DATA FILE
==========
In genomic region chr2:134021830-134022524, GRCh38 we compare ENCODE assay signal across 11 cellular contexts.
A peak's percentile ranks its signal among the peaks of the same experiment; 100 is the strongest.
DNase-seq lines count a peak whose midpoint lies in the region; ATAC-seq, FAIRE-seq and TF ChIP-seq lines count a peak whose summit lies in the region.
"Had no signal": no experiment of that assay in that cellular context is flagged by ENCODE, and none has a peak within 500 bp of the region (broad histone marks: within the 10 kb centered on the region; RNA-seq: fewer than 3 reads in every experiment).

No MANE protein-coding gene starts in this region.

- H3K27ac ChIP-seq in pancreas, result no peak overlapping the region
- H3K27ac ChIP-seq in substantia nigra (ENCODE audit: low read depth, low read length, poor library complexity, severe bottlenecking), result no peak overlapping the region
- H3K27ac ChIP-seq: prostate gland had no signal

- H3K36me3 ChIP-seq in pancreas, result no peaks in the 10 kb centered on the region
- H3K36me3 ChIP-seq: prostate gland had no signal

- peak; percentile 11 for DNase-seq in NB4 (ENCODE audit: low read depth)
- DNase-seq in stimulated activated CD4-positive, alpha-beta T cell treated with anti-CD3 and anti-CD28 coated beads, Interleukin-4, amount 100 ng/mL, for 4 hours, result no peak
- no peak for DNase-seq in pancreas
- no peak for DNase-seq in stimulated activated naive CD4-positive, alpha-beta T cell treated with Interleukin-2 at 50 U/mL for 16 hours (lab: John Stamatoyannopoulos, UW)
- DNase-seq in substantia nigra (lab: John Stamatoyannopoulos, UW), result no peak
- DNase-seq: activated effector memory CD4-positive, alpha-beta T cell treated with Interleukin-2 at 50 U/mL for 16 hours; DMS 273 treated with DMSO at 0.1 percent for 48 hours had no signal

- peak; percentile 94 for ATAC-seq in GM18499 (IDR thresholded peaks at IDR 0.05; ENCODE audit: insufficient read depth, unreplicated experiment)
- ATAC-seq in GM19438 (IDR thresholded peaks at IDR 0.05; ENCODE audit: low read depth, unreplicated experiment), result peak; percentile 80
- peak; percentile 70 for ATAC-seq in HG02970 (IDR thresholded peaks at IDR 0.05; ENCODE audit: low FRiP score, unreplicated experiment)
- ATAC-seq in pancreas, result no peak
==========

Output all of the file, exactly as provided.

In genomic region chr2:134021830-134022524, GRCh38 we compare ENCODE assay signal across 11 cellular contexts.
A peak's percentile ranks its signal among the peaks of the same experiment; 100 is the strongest.
DNase-seq lines count a peak whose midpoint lies in the region; ATAC-seq, FAIRE-seq and TF ChIP-seq lines count a peak whose summit lies in the region.
"Had no signal": no experiment of that assay in that cellular context is flagged by ENCODE, and none has a peak within 500 bp of the region (broad histone marks: within the 10 kb centered on the region; RNA-seq: fewer than 3 reads in every experiment).

No MANE protein-coding gene starts in this region.

- H3K27ac ChIP-seq in pancreas, result no peak overlapping the region
- H3K27ac ChIP-seq in substantia nigra (ENCODE audit: low read depth, low read length, poor library complexity, severe bottlenecking), result no peak overlapping the region
- H3K27ac ChIP-seq: prostate gland had no signal

- H3K36me3 ChIP-seq in pancreas, result no peaks in the 10 kb centered on the region
- H3K36me3 ChIP-seq: prostate gland had no signal

- peak; percentile 11 for DNase-seq in NB4 (ENCODE audit: low read depth)
- DNase-seq in stimulated activated CD4-positive, alpha-beta T cell treated with anti-CD3 and anti-CD28 coated beads, Interleukin-4, amount 100 ng/mL, for 4 hours, result no peak
- no peak for DNase-seq in pancreas
- no peak for DNase-seq in stimulated activated naive CD4-positive, alpha-beta T cell treated with Interleukin-2 at 50 U/mL for 16 hours (lab: John Stamatoyannopoulos, UW)
- DNase-seq in substantia nigra (lab: John Stamatoyannopoulos, UW), result no peak
- DNase-seq: activated effector memory CD4-positive, alpha-beta T cell treated with Interleukin-2 at 50 U/mL for 16 hours; DMS 273 treated with DMSO at 0.1 percent for 48 hours had no signal

- peak; percentile 94 for ATAC-seq in GM18499 (IDR thresholded peaks at IDR 0.05; ENCODE audit: insufficient read depth, unreplicated experiment)
- ATAC-seq in GM19438 (IDR thresholded peaks at IDR 0.05; ENCODE audit: low read depth, unreplicated experiment), result peak; percentile 80
- peak; percentile 70 for ATAC-seq in HG02970 (IDR thresholded peaks at IDR 0.05; ENCODE audit: low FRiP score, unreplicated experiment)
- ATAC-seq in pancreas, result no peak